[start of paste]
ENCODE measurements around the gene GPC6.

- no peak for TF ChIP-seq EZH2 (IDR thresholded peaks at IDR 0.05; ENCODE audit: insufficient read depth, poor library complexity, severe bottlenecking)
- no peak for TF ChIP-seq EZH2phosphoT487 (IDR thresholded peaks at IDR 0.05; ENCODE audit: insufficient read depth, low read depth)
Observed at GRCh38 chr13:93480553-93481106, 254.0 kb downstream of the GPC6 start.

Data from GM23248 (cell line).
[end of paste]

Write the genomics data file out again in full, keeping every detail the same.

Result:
ENCODE measurements around the gene GPC6.

- no peak for TF ChIP-seq EZH2 (IDR thresholded peaks at IDR 0.05; ENCODE audit: insufficient read depth, poor library complexity, severe bottlenecking)
- no peak for TF ChIP-seq EZH2phosphoT487 (IDR thresholded peaks at IDR 0.05; ENCODE audit: insufficient read depth, low read depth)
Observed at GRCh38 chr13:93480553-93481106, 254.0 kb downstream of the GPC6 start.

Data from GM23248 (cell line).